In overcoming her disability Pauline was an inspiration to all she touched.  She touched many lives throughout her career in Worthington and she will be dearly missed.

-Trent Bowers, Superintendent


College Preparatory Mathematics

CPMThis Fall as school begins many of our secondary students will experience a new math textbook.  As part of our curriculum resource timeline, a team of Grades 6-12 teachers met throughout the 2016-17 year to review resources for a math resource adoption.  They reviewed many math resources based on their alignment to the Ohio’s State Standards, our district’s area of focus, and best practices in how students learn math.  As a result, the committee selected College Preparatory Mathematics (CPM) for grades 6 through Integrated Math III.

In what we know about good math instruction, students learn mathematics best when they have a better conceptual understanding of formulas and math processes, rather than memorizing facts and filling out worksheets.  With CPM, students will engage in exploring conceptual understanding through modeling and reasoning, build procedural knowledge and fluency, as well as apply mathematics to real world experiences.

CPM’s vision is a world where mathematics is viewed as intriguing and useful, and is appreciated by all; where powerful mathematical thinking is an essential, universal, and desirable trait; and where people are empowered by mathematical problem-solving and reasoning to solve the world’s problems.

In order to allow students to better understand math concepts instead of simply performing steps, classroom instruction will look differently. Classroom instruction will be designed to promote mathematical discourse and develop a conceptual understanding of math formulas and processes. In addition, students will write more to explain their thinking.

Teachers attended a four-day training to understand how to teach in this new approach.  4 additional professional development days will be provided throughout the school year. Based on this new curriculum resource, we expect students will be engaging in problem-based lessons structured around a core idea.  Guided by a knowledgeable teacher, students will work in study teams to clarify their thinking and deepen their understanding of math properties, rules, and concepts. Please note that students will practice with concepts and procedures over time; that is, mastery comes over time. Because learning is a process, students will have the opportunity to learn from mistakes and grow in a safe environment.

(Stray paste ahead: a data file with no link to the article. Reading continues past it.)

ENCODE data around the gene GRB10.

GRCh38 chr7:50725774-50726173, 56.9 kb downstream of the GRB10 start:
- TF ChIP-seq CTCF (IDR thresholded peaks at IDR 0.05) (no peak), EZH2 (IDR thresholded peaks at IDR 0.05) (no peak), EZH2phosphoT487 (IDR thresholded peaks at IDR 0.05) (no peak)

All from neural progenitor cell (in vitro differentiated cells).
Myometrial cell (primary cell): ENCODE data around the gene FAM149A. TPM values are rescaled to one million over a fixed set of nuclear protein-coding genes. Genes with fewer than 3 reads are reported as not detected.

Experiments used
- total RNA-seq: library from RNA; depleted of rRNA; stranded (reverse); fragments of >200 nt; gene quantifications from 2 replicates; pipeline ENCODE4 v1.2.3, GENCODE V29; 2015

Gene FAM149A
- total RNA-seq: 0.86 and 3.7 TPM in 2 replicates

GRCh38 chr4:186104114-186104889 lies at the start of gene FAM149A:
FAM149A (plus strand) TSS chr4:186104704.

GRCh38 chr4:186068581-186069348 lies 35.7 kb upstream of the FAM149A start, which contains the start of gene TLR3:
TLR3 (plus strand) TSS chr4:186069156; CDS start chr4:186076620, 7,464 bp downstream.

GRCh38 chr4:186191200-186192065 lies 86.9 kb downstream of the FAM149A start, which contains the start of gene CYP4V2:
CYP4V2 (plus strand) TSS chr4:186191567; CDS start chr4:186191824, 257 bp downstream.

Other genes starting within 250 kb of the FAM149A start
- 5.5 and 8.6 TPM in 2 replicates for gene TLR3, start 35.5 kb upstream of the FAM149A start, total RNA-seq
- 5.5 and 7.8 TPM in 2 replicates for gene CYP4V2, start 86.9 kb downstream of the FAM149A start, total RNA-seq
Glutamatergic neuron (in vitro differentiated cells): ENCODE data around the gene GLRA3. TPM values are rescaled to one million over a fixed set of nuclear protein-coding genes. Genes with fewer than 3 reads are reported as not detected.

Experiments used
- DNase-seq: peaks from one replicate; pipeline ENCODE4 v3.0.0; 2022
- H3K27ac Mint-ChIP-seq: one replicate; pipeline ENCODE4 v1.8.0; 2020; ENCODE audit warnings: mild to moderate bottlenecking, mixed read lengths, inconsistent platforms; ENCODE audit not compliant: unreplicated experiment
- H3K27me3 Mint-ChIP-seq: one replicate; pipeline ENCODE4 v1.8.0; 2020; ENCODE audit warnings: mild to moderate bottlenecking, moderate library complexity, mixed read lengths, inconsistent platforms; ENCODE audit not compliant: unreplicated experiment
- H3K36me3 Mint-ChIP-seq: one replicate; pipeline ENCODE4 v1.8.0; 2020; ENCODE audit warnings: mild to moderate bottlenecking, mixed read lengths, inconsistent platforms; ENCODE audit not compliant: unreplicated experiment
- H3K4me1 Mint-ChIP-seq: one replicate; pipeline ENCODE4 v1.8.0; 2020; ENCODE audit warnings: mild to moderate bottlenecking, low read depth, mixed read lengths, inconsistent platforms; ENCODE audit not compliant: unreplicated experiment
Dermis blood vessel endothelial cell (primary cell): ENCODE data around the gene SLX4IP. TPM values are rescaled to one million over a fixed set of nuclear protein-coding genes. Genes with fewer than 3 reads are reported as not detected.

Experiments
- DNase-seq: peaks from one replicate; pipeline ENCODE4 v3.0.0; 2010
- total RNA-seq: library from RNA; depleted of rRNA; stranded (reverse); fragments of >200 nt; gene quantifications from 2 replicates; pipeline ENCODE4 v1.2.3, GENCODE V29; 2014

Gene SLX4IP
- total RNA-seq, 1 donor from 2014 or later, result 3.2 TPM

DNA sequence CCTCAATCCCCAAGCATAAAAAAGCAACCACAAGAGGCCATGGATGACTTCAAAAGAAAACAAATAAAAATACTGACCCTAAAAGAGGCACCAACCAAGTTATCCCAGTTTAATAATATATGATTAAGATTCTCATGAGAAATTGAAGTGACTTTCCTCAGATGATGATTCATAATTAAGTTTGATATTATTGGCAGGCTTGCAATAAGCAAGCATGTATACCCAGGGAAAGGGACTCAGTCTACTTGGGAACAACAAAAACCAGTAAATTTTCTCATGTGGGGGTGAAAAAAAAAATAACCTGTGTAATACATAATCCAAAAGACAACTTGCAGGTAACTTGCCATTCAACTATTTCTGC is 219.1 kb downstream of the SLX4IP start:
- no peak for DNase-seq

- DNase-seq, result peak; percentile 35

Our staff is excited to continue providing high quality learning opportunities for our students to learn and be prepare for life beyond high school.  For additional information about this new resource, please talk with your child’s teacher or visit the CPM Parent Support Page.

  • Tom Kaczmarek, Worthington Schools Mathematics Curriculum Leader

We plan to view the solar eclipse together in Worthington

Solar EclipseSometimes when you have a unique learning opportunity present itself you need to maximize it.  In Worthington, we view the upcoming solar eclipse as this sort of opportunity for memorable learning to occur.

On the 4th day of school, Monday, August 21st, Worthington will experience a partial solar eclipse.  Starting at 1:04 pm the moon will pass in between the Earth and the sun.  By 2:30 pm, 86% of the sun will be blocked out.  There are many interesting observations reported from sun events including:

  • The leaves on trees will form thousands of “pinhole cameras” creating thousands of crescent shaped images of the sun on the ground below.
  • The temperature may drop a noticeable amount.
  • Birds have sometimes exhibited night time behaviors such as nesting or no longer singing.
  • Crickets may begin to chirp.

The last time such a solar eclipse passed over the U.S. was 1979.  The next time will be in April of 2024.  Seeing a solar eclipse where you live is extremely rare.  For many of our students, this may be the only eclipse they personally witness during their lifetimes.  

Worthington Schools has purchased 11,000 pairs of eclipse approved glasses for all of our students and staff to safely view the eclipse.  Our plan is to create grade level appropriate lessons around the eclipse and then as a school community, actually allow our students and teachers to view the eclipse.